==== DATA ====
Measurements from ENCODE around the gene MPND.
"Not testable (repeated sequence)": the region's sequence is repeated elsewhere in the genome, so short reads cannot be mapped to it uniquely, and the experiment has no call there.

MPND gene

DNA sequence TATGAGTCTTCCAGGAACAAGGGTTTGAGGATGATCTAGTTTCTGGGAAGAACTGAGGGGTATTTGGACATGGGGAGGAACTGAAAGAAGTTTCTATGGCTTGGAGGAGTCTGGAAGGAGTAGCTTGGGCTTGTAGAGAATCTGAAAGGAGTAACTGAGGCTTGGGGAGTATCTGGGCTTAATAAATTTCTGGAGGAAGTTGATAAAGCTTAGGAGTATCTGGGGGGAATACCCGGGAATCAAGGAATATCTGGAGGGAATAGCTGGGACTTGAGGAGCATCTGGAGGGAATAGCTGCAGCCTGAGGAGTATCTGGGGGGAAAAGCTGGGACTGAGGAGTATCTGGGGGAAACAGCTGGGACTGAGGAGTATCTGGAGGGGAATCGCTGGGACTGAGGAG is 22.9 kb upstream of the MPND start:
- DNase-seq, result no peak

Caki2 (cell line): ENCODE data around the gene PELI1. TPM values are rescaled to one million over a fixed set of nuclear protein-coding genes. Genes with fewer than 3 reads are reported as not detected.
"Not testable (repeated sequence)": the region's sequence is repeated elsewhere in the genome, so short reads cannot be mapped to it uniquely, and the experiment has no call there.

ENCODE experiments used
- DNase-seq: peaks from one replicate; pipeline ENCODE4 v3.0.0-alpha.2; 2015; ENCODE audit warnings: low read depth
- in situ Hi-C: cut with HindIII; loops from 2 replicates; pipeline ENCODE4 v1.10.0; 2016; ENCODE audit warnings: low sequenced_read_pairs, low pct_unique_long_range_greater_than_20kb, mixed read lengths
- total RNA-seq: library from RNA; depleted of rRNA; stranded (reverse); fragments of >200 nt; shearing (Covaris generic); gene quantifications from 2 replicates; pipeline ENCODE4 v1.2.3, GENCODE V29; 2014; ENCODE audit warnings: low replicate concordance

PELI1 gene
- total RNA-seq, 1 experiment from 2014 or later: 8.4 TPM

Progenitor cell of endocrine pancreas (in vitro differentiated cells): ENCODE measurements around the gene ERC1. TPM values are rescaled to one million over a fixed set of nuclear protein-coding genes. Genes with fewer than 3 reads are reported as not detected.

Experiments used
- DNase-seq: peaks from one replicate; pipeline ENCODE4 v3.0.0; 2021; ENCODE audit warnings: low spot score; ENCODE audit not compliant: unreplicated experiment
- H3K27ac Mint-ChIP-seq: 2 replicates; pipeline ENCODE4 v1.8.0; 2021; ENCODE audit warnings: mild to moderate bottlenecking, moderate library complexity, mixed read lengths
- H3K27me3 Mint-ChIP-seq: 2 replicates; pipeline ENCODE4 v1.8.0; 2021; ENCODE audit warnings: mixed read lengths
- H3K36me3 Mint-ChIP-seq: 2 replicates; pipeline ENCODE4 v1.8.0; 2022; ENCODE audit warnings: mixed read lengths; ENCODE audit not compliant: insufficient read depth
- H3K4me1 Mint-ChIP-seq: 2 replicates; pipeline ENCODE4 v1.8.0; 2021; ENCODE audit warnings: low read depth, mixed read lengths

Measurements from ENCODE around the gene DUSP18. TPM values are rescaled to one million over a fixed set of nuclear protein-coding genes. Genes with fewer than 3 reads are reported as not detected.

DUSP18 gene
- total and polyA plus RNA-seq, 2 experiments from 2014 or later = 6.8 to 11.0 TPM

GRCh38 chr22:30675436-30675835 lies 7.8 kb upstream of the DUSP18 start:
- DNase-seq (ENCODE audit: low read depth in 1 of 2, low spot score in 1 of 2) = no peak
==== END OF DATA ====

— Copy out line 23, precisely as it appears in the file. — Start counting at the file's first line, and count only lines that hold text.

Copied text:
- total and polyA plus RNA-seq, 2 experiments from 2014 or later = 6.8 to 11.0 TPM